Can You Really Feel the Difference Between a Breast Cyst and a Tumor?
There’s a pretty common belief out there that if a weird lump arises on your breast, you might be able to feel around to determine if it’s a benign cyst or a tumor.
Let’s be super-clear up front: Only a doctor can actually tell you what any new lump or bump on your breast might be, whether it’s a benign cyst or, more rarely, a potential sign of breast cancer. With that said, since all breast bumps aren’t created equal, different types sometimes have characteristic features that you can pick up on through your skin. While it’s important to get any new breast changes that worry you looked at by a doctor, there are a few things you can feel around for beforehand.
First, keep in mind that breast lumps aren’t always something to worry about.
Lumps are a catch-all term for any kind of bumpy irregularity in the breast, Dennis Holmes, M.D., breast cancer surgeon and researcher, and interim director of the Margie Petersen Breast Center at John Wayne Cancer Institute at Providence Saint John’s Health Center in Santa Monica, Calif., tells SELF. It’s true that a lump can be a sign of breast cancer, but describing lumps as irregularities doesn’t automatically mean they’re dangerous, Dr. Holmes says. It just means that something about your breasts is different than before.
Cysts are a common, typically benign cause of breast lumps. There are various types, including simple and complex, according to the American Cancer Society. A simple cyst is just filled with fluid, while a complex cyst has fluid and solid elements, so it may need to be biopsied to make sure it’s not cancerous.
Sometimes you can develop simple cysts throughout your breasts due to shifts in hormones, especially estrogen. This is known as fibrocystic breast changes, and it’s not associated with cancer. Along with these cysts, fibrocystic breast changes can create scar-like tissue that make your breasts feel bumpier overall. If you typically notice a lumpier texture to your breasts, it’s worth talking to your doctor about this possibility.
Your breast lump could also be what’s typically called a sebaceous cyst but what is also sometimes referred to as an epidermoid or pilar cyst. These can happen when skin glands get plugged by debris, like dead skin cells, or when a hair follicle gets blocked.
It’s true that benign cysts can sometimes feel different from tumors or other types of breast lumps, but it’s not an exact science.
A simple cyst may feel soft and compressible, while a complex cyst may feel a bit harder depending on its makeup, since it’s not solely filled with fluid. A tumor might feel like a small, hard marble inside your breast, and fibrocystic breast changes can make your chest feel almost rope-like in multiple areas, Therese Bartholomew Bevers, M.D., F.A.A.F.P., a professor of clinical cancer prevention and medical director of the Cancer Prevention Center and prevention outreach programs at MD Anderson Cancer Center in Houston, tells SELF.
You may be more easily able to move simple and complex cysts around in your breast than other lumps, especially an actual tumor, she adds. These cysts also tend to have smoother surfaces than tumors, so your skin might move over the former more easily than the latter, Dr. Holmes says.
Since sebaceous cysts are related more to the skin, not the breast, they’re a bit different. You can expect them to feel like small, round bumps underneath your skin, but with a tiny blackhead in the middle. Unlike other breast lumps, they sometimes excrete thick, yellow, foul-smelling discharge, according to the Mayo Clinic.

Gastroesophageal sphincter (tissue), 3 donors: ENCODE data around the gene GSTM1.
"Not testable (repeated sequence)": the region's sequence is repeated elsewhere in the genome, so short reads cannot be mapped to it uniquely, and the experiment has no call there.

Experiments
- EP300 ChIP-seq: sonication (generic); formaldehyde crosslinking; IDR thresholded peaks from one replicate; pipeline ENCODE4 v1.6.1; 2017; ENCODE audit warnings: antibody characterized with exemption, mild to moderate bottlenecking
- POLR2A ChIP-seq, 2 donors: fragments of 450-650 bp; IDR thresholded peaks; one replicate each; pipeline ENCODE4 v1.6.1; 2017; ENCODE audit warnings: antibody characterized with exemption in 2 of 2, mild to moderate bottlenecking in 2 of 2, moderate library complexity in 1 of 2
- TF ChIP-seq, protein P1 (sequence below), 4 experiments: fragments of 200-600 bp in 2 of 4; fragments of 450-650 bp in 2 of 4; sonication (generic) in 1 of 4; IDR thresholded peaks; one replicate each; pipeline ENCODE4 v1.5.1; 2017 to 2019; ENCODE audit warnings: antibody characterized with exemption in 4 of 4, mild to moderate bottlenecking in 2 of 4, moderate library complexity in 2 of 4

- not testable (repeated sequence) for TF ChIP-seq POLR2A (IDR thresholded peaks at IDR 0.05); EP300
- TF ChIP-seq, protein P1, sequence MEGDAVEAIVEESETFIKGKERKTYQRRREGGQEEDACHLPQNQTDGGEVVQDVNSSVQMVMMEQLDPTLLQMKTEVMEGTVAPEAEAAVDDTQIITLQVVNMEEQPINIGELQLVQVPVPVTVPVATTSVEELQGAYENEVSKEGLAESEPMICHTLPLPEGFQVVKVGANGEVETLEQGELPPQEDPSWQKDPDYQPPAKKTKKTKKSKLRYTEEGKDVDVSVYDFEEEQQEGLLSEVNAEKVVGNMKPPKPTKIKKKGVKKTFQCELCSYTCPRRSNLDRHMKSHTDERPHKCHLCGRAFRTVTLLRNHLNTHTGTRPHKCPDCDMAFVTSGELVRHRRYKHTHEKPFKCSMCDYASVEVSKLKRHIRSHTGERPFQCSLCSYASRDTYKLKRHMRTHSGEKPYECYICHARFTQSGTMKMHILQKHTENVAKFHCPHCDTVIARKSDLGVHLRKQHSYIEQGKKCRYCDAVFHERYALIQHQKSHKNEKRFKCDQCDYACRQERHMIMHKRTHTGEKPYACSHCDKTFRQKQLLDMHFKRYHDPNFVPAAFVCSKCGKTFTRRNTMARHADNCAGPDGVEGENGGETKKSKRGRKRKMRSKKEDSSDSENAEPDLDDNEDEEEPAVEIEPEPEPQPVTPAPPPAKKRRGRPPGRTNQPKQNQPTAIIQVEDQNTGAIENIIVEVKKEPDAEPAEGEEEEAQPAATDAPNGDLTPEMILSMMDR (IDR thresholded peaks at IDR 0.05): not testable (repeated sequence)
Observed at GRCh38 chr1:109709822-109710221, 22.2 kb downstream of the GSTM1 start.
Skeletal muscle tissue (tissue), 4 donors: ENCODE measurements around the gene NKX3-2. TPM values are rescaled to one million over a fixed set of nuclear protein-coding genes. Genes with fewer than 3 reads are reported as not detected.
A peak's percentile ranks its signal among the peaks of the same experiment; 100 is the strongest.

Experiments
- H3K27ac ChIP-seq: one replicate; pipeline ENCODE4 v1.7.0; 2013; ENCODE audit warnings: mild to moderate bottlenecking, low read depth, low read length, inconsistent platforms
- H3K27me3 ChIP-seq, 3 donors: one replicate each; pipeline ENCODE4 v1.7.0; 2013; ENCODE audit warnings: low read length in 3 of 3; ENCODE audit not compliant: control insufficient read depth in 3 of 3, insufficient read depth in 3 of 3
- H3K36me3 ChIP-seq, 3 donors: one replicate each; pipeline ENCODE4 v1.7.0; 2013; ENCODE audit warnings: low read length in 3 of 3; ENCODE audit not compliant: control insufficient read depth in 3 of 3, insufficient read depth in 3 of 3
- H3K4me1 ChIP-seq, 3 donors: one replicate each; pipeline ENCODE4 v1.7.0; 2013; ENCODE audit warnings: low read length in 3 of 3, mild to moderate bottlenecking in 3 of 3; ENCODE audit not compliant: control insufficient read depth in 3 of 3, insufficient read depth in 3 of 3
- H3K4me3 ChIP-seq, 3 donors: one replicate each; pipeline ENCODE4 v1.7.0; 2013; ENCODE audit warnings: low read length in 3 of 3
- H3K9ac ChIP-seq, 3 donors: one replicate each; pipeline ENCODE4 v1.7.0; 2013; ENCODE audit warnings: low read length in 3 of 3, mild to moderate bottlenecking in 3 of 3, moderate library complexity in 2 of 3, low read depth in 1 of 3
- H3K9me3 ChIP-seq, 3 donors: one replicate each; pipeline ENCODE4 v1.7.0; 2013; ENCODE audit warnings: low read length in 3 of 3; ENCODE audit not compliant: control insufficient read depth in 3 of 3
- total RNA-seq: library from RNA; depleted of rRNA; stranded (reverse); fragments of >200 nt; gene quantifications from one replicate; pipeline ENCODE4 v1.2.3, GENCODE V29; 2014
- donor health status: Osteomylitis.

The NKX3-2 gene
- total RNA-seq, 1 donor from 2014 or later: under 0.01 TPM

There’s also the question of pain. You may experience tenderness on or around a simple or complex breast cyst, while fibrocystic breast changes can cause general breast pain throughout your set. Sebaceous cysts, on the other hand, typically don’t hurt unless they become inflamed, and cancerous breast tumors typically don’t cause pain at all, Dr. Bevers says. In extremely rare cases, breast pain can be a sign of an uncommon and aggressive form of cancer known as inflammatory breast cancer, which usually presents with other symptoms like pitted breast skin and a rapid increase in breast size, according to the National Cancer Institute. Inflammatory breast cancer only comprises 1-5 percent of all breast cancer diagnoses in the United States, meaning that pain is a really uncommon sign of breast cancer.
So, let’s say you found a lump. What next?
If you discover a lump that doesn’t feel super hard, moves easily, is tender, and doesn’t really worry you, you may feel comfortable waiting a menstrual cycle to see if it’s just your body’s response to hormonal increases during that time, Dr. Bevers says. Of course, you do not have to wait to see a doctor if you’re at all concerned about it. In fact, most women don’t, Dr. Bevers says.
If the lump persists after that, or feels hard, doesn’t move, and isn’t painful, you should call your doctor to get evaluated, Katherine T. Johnston M.D., a primary care physician at Massachusetts General Hospital, tells SELF. Again, that’s the only way to know what’s going on for sure.
While doctors may have suspicions of what your bump might be, it’s impossible to know without a workup, which often involves an ultrasound of your breast. Evaluating a breast lump may also include other imaging tests (like mammograms or MRIs) and biopsies, depending on what they find.
If you’re worried about a lump in your breast and your doctor seems dismissive of it, insist on having an ultrasound or find a doctor who will give you one, Jane Kakkis, M.D., medical director of breast surgery at MemorialCare Breast Center at Orange Coast Medical Center in Fountain Valley, Calif., tells SELF. You’re probably fine, but it’s important to know what you’re dealing with, if only for peace of mind.